Public Choice Theory and Overcriminalization
Larkin, Paul J., Jr., Harvard Journal of Law & Public Policy
III. THE LIMITED POLITICAL REMEDIES AVAILABLE TO STEM AND REDUCE OVERCRIMINALIZATION
A. Uphill Battles
In an ideal world, there would be a way to dissuade or prevent legislators from endlessly passing additional unnecessary criminal laws. For example, Congress could require that all new bills adding to the penal code be referred to the Senate or House Judiciary Committee, to allow those presumably expert committees to filter out superfluous bills. Any such reform, however, is difficult to achieve for entirely political reasons. Members who sit on other committees are reluctant to cede the authority to add criminal sections to their own regulatory bills. Having that ability gives every legislator skin in the game and an opportunity to entreat the Director of the FBI to allocate additional resources to fight bank fraud, home-loan fraud, securities fraud, or any other kind of fraud. (180) Policy-based appeals to members also likely would be futile. Too many members want to drop new crime bills into the hopper to appeal to constituencies interested in crime or to fend off conservative challenge on that issue, and self-interest generally trumps the public interest.
Nor can we expect that the cost of overcriminalization will exert discipline on Congress. The cost of law enforcement, particularly corrections, constrains the states more than the federal government. (181) State penal codes address a broader range of conduct than federal law because states must address the average, everyday "street crimes" that the federal government lacks jurisdiction to prosecute. (182) The cost of law enforcement, particularly operating a correctional system, (183) is a considerable part of a state's budget. State legislators also must decide how much law enforcement taxpayers can afford, because states must balance their budgets annually. (184) By contrast, the cost of operating the federal prison system is a miniscule component of the federal budget, (185) and the federal government is under no requirement to balance its budget--the government can borrow to make up for a deficit. (186) Finally, both parties are responsible for overcriminalization, which means that there is no political check on increased spending for politically favored programs. (187) The upshot is that in this very-less-than ideal world, there may be little that can be done to resolve this problem on Capitol Hill.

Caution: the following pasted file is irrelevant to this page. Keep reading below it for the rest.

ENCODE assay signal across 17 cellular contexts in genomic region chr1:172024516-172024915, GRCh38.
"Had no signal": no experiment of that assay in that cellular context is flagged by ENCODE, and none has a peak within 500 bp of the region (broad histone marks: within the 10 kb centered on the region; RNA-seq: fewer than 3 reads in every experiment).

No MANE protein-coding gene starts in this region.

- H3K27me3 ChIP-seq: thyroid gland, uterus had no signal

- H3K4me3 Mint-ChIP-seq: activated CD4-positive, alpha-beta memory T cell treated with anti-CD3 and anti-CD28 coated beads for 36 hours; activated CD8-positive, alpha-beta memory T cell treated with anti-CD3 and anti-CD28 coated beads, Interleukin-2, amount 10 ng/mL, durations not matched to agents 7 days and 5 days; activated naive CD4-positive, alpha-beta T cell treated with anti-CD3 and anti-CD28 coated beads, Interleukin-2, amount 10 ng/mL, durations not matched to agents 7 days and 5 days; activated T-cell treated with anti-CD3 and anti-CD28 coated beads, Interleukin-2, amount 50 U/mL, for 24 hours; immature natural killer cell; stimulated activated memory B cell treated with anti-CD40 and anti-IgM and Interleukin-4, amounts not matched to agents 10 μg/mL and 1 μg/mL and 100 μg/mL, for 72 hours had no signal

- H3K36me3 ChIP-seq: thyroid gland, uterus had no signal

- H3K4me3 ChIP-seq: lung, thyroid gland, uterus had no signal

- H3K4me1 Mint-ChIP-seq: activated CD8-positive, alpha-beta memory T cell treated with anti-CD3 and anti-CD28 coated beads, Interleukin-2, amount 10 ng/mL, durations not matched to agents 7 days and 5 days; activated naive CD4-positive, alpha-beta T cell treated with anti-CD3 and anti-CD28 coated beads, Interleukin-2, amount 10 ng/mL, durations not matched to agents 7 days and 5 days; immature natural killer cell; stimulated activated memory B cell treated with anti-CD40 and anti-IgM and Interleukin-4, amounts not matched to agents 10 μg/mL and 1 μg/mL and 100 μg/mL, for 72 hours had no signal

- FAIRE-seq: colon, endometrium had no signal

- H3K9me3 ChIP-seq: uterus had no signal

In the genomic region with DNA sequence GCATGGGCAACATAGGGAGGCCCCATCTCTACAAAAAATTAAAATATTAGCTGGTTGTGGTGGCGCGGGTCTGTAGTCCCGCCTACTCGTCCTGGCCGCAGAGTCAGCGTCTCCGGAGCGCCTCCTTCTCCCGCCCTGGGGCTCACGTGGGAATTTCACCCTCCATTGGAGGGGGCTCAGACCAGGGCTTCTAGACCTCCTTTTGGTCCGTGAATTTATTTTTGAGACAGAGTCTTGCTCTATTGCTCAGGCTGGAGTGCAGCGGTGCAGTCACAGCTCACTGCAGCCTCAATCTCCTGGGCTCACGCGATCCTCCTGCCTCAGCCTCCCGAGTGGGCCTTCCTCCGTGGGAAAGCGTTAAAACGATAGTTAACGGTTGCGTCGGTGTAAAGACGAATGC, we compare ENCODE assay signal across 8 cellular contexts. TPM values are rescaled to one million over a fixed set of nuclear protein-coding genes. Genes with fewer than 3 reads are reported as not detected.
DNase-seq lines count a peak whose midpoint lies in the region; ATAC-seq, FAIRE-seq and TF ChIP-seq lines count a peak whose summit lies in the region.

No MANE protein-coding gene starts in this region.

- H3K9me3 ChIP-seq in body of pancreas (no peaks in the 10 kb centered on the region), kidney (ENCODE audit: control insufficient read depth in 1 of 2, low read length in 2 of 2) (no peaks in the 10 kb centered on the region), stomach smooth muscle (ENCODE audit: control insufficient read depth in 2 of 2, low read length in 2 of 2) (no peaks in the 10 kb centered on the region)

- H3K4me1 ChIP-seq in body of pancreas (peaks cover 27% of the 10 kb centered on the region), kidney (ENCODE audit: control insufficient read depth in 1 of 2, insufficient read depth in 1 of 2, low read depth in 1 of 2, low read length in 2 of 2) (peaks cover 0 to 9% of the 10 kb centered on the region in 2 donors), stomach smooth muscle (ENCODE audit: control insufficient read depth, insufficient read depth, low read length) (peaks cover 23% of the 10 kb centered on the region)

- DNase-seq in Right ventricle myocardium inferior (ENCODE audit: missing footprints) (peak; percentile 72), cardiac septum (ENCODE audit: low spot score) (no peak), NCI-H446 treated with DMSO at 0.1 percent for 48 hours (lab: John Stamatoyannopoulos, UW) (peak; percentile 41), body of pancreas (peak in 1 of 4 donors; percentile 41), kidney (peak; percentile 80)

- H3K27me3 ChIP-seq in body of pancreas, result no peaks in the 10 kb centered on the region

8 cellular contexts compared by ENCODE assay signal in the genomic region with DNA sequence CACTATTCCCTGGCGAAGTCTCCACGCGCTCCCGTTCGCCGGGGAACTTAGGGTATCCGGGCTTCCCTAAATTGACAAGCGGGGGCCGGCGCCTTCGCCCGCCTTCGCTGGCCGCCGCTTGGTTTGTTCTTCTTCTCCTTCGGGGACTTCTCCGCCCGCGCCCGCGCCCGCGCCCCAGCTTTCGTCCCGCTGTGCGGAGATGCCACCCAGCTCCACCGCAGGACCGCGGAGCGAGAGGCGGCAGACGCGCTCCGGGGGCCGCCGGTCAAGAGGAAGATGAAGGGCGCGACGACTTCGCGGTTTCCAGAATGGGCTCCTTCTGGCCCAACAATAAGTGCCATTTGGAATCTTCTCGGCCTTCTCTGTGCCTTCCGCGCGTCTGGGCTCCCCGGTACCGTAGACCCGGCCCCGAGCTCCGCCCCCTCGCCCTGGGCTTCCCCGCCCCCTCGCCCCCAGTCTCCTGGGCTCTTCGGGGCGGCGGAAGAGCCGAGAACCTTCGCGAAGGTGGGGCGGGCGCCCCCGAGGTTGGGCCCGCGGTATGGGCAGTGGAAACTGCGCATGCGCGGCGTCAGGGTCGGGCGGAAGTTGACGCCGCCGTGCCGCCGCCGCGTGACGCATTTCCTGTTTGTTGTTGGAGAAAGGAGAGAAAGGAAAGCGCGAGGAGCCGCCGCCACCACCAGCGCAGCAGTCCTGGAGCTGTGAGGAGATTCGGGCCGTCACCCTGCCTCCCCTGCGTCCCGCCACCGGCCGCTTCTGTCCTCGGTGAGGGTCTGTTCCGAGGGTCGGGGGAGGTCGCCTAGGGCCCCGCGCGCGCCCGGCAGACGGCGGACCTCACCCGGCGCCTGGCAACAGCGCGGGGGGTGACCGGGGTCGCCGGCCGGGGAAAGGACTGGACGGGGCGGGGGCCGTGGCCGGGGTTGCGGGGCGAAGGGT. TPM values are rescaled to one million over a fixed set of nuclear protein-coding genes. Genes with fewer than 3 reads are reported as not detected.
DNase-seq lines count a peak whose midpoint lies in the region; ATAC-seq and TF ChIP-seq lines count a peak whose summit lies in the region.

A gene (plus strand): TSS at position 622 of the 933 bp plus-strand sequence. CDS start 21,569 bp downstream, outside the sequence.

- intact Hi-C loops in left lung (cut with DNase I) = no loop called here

But there is hope. Legislators in both chambers have introduced bills that would cut back on some of the overreach found in present-day law. Senator Rand Paul and Representative Paul Broun each introduced a bill entitled the Freedom from Over-Criminalization and Unjust Seizures Act of 2012 (FOCUS Act) that would repeal the criminal penalties from the Lacey Act, (188) a statute that makes it a crime to import flora or fauna in violation of a foreign nation's law. (189) Those bills reveal that at least some members of Congress are concerned about the overuse and misuse of the criminal law, and are willing to do something about it. (190) The introduction of those bills is a small step, but it is a step in the right direction. As a result, although persuading Congress to halt further overcriminalization (to say nothing of rolling back existing criminal laws) would be quite an uphill battle, the task may not be Sisyphean.
One scholar has offered a procedural route to criminal justice reform. Professor William Stuntz recommended, among other things, that we should take some of the starch out of our sentencing laws, that we should restrain prosecutorial charging discretion, and that the criminal justice system should become more decentralized. (191) The first two recommendations, however, ask legislators and prosecutors to agree to an amicable divorce, which is unlikely to happen any time soon. The third recommendation would enable community members sitting on juries to become more directly involved in the criminal justice system. …